Recent work related experiences have had the effect of denting my self-confidence somewhat, with the "imposter syndrome" that invariably follows on from that, making me question my competence in a particular area and that has forced me to take a long hard look at my career to date and where I might be headed, work-wise.
So rather than dwell on past mistakes that are to be fair, learning experiences, I thought it might be timely to look back on some past successes, or at least experiences that resulted in something that I view as plus-points in the context of everything else.
2007 now seems a long way off in the past but it was around then following a series of connected events that I found myself in a recording studio at The British Library interviewing the author Neil Gaiman for a podcast to run in parallel with an exhibition of medieval Indian paintings from the princely state of Mewar in India that depict scenes from the Indian myth of the "Ramayana" - a tale of swashbuckling high adventure that also happens to be a lynchpin of Hinduism.
My connection with the event resulted from helping to promote a feature-length animated film on the myth coming from a not so obvious source, Japan, as an Indo-Japanese co-production from a decade or so earlier and I had secured a digital print for exhibition at the event to run alongside other audio visual content such as a screening of Nina Paley's 2004 highly original take on the myth, "Sita Sings The Blues" which was screened during the riotous opening night party complete with a Bhangra band and dancers, forming a kind of post-modern, pop-y backdrop.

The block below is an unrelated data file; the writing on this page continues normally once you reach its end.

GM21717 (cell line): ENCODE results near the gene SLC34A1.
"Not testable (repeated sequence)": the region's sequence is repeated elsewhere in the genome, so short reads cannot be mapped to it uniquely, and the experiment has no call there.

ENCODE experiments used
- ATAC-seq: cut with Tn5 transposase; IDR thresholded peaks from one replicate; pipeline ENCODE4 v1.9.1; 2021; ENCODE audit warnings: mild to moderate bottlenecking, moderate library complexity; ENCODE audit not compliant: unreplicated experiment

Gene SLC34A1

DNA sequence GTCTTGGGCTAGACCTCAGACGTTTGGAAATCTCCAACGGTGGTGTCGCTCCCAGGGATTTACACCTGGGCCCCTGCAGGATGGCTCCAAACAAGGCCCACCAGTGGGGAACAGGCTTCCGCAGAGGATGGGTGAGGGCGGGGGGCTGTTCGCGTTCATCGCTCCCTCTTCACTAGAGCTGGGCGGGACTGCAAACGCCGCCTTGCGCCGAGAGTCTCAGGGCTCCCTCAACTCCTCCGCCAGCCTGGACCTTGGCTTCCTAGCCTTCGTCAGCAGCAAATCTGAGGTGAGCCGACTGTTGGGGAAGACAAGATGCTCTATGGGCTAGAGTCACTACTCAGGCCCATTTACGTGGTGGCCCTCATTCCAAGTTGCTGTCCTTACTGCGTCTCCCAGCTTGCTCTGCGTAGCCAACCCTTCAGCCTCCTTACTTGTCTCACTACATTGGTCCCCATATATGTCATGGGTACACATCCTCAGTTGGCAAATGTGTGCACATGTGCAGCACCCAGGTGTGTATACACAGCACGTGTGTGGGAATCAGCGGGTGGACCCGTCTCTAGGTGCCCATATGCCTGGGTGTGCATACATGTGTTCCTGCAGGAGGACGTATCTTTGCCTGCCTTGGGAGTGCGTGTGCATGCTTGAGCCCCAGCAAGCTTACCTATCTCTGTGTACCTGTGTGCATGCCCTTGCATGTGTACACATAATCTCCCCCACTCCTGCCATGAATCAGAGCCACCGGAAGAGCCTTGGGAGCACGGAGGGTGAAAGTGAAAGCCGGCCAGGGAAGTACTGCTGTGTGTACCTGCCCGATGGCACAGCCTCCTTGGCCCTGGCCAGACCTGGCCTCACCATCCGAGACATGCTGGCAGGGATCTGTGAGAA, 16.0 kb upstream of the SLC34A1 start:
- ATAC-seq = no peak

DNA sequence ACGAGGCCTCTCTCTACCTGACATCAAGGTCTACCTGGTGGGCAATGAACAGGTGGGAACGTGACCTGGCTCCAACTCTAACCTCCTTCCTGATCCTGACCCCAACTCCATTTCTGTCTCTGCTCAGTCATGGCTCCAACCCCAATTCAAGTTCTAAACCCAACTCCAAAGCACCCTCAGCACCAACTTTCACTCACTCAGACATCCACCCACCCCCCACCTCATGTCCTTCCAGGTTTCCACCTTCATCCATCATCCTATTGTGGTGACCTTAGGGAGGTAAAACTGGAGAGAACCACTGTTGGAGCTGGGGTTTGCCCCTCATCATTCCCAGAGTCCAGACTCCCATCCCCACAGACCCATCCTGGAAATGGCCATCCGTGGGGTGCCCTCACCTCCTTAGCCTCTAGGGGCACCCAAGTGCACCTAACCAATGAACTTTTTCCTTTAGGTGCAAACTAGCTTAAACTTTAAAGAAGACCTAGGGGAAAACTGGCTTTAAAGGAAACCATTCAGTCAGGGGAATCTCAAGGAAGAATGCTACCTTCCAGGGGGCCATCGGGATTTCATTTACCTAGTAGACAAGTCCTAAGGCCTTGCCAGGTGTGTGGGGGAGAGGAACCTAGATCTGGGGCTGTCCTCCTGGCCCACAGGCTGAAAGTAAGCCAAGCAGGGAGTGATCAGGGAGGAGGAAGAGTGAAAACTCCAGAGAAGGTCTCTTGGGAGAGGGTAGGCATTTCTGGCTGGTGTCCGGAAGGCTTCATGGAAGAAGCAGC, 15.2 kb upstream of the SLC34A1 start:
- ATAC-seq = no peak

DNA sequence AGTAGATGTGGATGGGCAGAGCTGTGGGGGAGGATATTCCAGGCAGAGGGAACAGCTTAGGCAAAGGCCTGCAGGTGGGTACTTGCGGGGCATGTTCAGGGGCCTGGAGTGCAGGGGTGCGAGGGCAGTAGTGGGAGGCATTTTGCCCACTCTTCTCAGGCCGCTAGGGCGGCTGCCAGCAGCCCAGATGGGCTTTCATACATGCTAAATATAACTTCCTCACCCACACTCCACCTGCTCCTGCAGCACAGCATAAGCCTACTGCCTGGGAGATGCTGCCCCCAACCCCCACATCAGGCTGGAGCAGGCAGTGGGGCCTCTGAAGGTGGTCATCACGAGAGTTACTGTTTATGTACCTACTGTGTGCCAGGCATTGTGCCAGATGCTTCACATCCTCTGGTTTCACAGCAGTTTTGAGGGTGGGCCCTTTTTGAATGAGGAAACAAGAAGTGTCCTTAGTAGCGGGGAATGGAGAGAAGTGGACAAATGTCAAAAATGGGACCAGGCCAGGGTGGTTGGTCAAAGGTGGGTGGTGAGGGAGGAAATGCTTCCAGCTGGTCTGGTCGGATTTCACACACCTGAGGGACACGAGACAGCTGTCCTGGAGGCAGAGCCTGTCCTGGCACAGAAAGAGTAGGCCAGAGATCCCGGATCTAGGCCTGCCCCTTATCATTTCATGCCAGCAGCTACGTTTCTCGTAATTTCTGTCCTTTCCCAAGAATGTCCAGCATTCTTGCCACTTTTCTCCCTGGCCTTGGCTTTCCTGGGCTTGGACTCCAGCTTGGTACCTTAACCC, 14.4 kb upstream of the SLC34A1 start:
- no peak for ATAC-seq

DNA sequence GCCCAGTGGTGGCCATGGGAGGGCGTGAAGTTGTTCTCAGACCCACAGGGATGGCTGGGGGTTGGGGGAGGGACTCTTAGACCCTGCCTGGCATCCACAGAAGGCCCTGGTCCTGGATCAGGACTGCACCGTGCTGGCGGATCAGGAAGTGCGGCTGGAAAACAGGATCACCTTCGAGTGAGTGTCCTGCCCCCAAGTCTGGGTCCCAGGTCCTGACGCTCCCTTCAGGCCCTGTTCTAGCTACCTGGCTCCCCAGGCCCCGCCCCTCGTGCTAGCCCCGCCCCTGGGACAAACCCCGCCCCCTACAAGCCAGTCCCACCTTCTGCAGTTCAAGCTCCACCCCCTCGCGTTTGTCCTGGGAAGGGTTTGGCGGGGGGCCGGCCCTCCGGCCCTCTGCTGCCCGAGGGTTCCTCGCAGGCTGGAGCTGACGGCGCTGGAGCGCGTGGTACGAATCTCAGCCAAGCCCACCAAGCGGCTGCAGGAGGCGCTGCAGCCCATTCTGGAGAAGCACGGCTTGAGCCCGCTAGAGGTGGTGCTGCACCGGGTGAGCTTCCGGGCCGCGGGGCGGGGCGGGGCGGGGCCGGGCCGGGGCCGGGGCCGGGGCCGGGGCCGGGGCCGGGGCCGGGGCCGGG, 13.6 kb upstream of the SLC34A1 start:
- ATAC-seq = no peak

I have to admit that at the time although I was certainly aware of Neil Gaiman's work, most notably for "The Sandman" graphic novel that he co-authored with Dave McKean, beyond that I knew very little more since I had never *actually* read any of his novels and other works. This resulted in some hasty swotting-up the night before of some DVD's of his work as a script writer in Hollywood, such as "Beowulf" and the then recently released "Stardust".
By coincidence a studio I was working at, at the same time, had made connections with his long-time collaborator, the graphic artist and film director Dave McKean, with a view to perhaps representing him as a director, so perhaps the stars were aligned in such a way as to precipitate the podcast and meeting Gaiman - one can only guess.
Gaiman was charming and highly knowledgeable about the "Ramayana" and before the podcast over a coffee and introductions produced a rather dog-eared copy of a Penguin translation that he had treasured during his university days and had read numerous times before circumstances led to being commissioned to write a draft treatment for a proposed animated feature film adaptation for Dreamworks Animation, and this forms the basis and rationale for the podcast.
You can listen to it below on SoundCloud and while doing so, kindly note that this was my first-ever podcast interview, which is my excuse for the halting and uncertain delivery on my part, even though I had prepared a detailed list of notes. Neil was, as ever, very gracious in answering all my questions.